Navy Remains Committed to Responsible Marine Mammal Research

By Rear Adm. Kevin Slates
Director, Energy & Environmental Readiness Division

President Obama recently issued a proclamation that declared June 2013 as National Oceans Month. Among other things, the proclamation recognizes the vital role the oceans play in supporting our economy, providing food and energy, and enabling national security. It calls upon Americans to do our part to maintain the oceans today and for the future. The proclamation also touches on the National Oceans Policy, which the Navy helped develop, describing a focus on better decision-making through science and data sharing.

Large pod of dolphins off the coast of Virginia. (U.S. EPA photo by Eric Vance)

Large pod of dolphins off the coast of Virginia. (U.S. EPA photo by Eric Vance)

As I mention in a previous blog, the Navy is pursuing permit renewals for our planned training and testing activities off the east coast, Southern California, Hawaii and in the Gulf of Mexico through 2019. These activities are designed to prepare our ships and Sailors to perform our national security mission, which – as an organization that operates forward at sea 24 hours a day, seven days a week – means we are constantly interacting with the ocean environment. To do this responsibly, we have to incorporate scientific data in how we analyze our potential effects. The Navy has made a significant investment for this purpose, committing more than $250 million to marine mammal research projects during the past decade.

The results of these research efforts, which range from defining hearing thresholds for marine species, to using and improving data tags for tracking marine mammal movement and physiology, to creating more accurate mathematical models for predicting how sound moves underwater, have contributed greatly to our understanding of how human activities may affect marine life. However, there is still much more to learn.

Just this past month, a team of researchers from private, academic and Navy labs completed a pilot fast and light marine mammal behavioral response study on our Southern California offshore range using new, highly compact equipment that can be deployed from small rigid hull inflatable boats. Past behavioral response studies used much larger systems that required significant space on large research vessels and more personnel to deploy and operate. Using this compact and less expensive equipment, the researchers at the Southern California offshore range attached data tags to two whales and tracked the animals’ responses to various sounds in an effort to predict how they may react to sonar and other manmade sounds. In July, this team is planning a different type of behavioral response studies in coordination with Navy ships, using actual sonar signals from the Navy vessels. This will be the first time this type of study has ever been attempted. We’re excited and proud to support this type of cutting-edge research, and look forward to seeing the results.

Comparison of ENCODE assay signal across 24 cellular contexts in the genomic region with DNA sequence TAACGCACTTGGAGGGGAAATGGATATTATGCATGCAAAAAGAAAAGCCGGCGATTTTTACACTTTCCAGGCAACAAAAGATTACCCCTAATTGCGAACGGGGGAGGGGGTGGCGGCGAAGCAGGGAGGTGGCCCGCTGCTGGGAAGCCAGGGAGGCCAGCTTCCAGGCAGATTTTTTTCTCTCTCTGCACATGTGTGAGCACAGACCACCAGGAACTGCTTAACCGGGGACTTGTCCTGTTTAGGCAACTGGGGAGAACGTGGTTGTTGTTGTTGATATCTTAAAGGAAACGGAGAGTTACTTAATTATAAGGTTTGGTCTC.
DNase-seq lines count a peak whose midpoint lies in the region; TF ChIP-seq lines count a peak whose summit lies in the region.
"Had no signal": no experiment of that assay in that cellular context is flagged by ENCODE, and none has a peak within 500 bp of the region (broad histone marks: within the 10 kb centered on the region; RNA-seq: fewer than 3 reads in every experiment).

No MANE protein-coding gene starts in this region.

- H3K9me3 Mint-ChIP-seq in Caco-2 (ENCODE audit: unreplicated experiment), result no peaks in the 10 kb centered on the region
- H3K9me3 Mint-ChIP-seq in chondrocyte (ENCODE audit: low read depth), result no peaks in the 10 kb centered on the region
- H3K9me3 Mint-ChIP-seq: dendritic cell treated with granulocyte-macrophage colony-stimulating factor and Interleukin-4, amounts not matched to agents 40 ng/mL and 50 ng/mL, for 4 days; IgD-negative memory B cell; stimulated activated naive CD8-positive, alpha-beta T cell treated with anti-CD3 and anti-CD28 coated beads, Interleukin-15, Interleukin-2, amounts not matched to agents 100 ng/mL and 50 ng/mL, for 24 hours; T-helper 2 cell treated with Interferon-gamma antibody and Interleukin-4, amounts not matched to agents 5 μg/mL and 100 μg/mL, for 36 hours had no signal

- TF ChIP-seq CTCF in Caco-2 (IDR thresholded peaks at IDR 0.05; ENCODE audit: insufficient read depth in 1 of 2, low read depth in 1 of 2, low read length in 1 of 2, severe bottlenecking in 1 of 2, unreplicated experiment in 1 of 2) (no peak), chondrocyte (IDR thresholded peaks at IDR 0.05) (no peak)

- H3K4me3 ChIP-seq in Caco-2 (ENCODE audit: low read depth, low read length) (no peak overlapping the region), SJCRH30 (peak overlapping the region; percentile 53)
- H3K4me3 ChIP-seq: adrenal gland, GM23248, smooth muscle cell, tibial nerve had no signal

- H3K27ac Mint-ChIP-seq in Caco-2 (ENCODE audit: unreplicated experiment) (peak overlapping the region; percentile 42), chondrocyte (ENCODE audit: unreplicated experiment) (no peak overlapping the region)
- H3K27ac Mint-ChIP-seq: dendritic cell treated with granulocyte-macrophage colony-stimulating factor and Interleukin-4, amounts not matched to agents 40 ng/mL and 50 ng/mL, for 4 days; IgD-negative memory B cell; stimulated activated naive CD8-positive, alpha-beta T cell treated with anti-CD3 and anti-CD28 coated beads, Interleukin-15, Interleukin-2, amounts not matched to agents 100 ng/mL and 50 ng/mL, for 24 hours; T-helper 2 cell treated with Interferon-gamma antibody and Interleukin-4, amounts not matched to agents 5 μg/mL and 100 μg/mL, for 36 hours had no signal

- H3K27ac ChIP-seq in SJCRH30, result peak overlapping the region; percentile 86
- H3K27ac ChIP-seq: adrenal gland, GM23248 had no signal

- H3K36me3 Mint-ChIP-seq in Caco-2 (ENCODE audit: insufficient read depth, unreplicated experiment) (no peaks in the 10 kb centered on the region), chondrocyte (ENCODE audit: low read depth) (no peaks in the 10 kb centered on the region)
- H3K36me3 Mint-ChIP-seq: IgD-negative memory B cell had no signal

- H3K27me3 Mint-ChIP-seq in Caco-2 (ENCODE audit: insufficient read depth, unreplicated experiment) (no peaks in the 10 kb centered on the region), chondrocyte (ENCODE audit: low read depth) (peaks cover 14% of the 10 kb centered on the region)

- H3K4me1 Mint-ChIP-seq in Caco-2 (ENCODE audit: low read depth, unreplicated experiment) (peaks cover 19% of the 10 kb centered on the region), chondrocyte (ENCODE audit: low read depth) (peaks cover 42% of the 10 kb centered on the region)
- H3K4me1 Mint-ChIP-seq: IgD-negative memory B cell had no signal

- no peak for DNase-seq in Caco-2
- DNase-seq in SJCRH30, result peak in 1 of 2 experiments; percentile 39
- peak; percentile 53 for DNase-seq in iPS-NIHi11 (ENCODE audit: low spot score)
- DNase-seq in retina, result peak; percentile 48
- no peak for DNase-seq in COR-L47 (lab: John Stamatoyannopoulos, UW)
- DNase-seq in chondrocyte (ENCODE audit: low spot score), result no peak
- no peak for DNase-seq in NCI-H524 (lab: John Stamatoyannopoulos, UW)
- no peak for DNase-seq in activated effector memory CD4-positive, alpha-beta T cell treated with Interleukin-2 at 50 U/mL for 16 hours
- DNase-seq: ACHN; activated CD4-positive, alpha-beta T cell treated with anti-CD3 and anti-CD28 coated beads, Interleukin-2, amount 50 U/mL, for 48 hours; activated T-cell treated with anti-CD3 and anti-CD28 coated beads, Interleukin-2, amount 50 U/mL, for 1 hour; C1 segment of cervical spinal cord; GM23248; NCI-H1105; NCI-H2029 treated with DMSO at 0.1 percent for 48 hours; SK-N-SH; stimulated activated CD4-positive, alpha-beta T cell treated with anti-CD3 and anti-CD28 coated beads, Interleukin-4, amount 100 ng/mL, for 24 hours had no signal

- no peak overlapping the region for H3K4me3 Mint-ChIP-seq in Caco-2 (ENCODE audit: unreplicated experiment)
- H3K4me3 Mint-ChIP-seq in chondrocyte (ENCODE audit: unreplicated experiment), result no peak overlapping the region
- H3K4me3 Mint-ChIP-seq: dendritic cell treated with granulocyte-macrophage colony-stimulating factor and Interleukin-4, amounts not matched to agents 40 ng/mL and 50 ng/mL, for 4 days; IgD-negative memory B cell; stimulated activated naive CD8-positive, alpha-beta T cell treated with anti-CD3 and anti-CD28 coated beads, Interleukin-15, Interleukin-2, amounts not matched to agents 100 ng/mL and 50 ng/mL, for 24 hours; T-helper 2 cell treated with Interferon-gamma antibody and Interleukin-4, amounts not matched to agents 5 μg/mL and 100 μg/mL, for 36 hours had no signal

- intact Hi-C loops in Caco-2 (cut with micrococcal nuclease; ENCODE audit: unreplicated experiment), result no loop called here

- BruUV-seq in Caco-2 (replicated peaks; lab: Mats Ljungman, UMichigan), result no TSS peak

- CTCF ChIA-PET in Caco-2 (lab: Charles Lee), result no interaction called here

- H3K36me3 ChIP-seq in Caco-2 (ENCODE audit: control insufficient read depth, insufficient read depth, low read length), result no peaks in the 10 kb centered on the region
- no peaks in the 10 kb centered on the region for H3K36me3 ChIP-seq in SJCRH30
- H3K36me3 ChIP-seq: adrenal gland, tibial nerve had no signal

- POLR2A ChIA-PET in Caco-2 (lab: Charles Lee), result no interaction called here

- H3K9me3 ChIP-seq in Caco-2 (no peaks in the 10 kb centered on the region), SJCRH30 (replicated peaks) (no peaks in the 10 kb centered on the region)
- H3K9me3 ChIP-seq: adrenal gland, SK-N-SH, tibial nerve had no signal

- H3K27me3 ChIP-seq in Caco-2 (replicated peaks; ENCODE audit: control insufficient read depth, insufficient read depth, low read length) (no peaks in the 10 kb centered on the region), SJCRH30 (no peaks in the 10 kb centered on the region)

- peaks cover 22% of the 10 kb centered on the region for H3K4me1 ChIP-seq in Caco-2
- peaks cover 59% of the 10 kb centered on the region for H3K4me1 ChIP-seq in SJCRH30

As mentioned in the spring issue of Currents, the Navy’s Living Marine Resources Program recently announced six priority areas for marine research funding from FY 2013-2014. The Naval Facilities Engineering and Expeditionary Warfare Center is currently reviewing pre-proposals from research organizations to meet those needs, and plans to request formal proposals in July.

As we continue to work with the National Marine Fisheries Service to finalize our permits in the coming months, I fully expect critics to debate the effects of our training and testing activities on marine life. While we may not agree on those issues, we can agree that the oceans are important to all of us. Furthermore, I believe the Sailors who depend on this vital training and testing to meet our national defense mission deserve –and would appreciate – acknowledgement that the Navy is a responsible steward of the environment based on what we know now about the oceans.

We will continue working closely with federal agencies, science institutions and other partners in the United States and abroad to develop new science to increase our understanding and guide our decision making. National Oceans Month is a perfect time to highlight the Navy’s focus and investment in this area, and we will look for opportunities to do so this month and beyond.

What do you think? Let us know by commenting below.

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Navy Remains Committed to Responsible Marine Mammal Research